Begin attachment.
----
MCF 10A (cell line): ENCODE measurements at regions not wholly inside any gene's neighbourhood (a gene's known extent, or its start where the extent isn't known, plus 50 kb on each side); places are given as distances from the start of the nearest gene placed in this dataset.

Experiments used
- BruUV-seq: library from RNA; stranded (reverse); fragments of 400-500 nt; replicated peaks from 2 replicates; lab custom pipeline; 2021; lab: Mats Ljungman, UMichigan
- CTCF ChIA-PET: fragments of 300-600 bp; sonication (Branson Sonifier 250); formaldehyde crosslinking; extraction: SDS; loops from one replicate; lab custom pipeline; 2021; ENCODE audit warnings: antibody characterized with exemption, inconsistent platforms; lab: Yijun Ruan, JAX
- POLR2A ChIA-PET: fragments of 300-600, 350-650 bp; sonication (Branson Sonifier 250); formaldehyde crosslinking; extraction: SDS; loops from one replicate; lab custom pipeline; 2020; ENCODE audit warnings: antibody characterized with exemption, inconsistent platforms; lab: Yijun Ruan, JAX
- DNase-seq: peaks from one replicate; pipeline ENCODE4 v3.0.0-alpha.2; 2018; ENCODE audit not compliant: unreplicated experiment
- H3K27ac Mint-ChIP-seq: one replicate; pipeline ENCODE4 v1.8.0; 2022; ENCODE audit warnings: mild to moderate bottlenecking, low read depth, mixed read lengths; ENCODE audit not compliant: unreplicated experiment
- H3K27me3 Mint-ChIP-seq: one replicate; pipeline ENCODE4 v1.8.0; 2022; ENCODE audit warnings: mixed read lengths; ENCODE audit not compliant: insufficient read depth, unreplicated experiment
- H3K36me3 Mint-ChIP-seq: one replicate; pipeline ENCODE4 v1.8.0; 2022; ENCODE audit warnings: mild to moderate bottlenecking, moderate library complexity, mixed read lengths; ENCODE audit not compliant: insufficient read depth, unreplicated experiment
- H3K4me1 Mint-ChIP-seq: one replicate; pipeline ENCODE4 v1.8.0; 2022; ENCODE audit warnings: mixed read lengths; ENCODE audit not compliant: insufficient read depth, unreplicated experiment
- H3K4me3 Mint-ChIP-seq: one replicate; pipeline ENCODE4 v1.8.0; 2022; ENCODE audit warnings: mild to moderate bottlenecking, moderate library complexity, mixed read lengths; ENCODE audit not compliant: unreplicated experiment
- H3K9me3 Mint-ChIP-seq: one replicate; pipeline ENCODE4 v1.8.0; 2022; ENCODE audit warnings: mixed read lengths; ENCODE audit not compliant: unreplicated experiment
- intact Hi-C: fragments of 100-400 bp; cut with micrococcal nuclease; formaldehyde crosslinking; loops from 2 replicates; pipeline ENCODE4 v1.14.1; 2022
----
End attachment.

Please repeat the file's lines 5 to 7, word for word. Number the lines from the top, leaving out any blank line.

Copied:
- POLR2A ChIA-PET: fragments of 300-600, 350-650 bp; sonication (Branson Sonifier 250); formaldehyde crosslinking; extraction: SDS; loops from one replicate; lab custom pipeline; 2020; ENCODE audit warnings: antibody characterized with exemption, inconsistent platforms; lab: Yijun Ruan, JAX
- DNase-seq: peaks from one replicate; pipeline ENCODE4 v3.0.0-alpha.2; 2018; ENCODE audit not compliant: unreplicated experiment
- H3K27ac Mint-ChIP-seq: one replicate; pipeline ENCODE4 v1.8.0; 2022; ENCODE audit warnings: mild to moderate bottlenecking, low read depth, mixed read lengths; ENCODE audit not compliant: unreplicated experiment